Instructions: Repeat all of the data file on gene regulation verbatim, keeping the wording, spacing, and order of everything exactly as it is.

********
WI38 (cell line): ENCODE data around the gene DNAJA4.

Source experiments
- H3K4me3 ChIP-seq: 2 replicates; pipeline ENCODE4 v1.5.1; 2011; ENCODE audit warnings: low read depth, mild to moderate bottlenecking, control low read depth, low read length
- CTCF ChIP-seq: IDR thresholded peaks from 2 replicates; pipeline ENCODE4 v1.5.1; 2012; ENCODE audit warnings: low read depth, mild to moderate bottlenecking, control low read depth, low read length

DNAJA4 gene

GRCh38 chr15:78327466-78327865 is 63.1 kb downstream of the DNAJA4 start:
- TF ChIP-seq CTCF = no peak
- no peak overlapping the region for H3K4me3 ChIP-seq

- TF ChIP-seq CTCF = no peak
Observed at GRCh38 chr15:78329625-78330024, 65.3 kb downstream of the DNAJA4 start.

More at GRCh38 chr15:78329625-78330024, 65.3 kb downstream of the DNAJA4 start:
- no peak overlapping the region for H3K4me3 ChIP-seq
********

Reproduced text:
WI38 (cell line): ENCODE data around the gene DNAJA4.

Source experiments
- H3K4me3 ChIP-seq: 2 replicates; pipeline ENCODE4 v1.5.1; 2011; ENCODE audit warnings: low read depth, mild to moderate bottlenecking, control low read depth, low read length
- CTCF ChIP-seq: IDR thresholded peaks from 2 replicates; pipeline ENCODE4 v1.5.1; 2012; ENCODE audit warnings: low read depth, mild to moderate bottlenecking, control low read depth, low read length

DNAJA4 gene

GRCh38 chr15:78327466-78327865 is 63.1 kb downstream of the DNAJA4 start:
- TF ChIP-seq CTCF = no peak
- no peak overlapping the region for H3K4me3 ChIP-seq

- TF ChIP-seq CTCF = no peak
Observed at GRCh38 chr15:78329625-78330024, 65.3 kb downstream of the DNAJA4 start.

More at GRCh38 chr15:78329625-78330024, 65.3 kb downstream of the DNAJA4 start:
- no peak overlapping the region for H3K4me3 ChIP-seq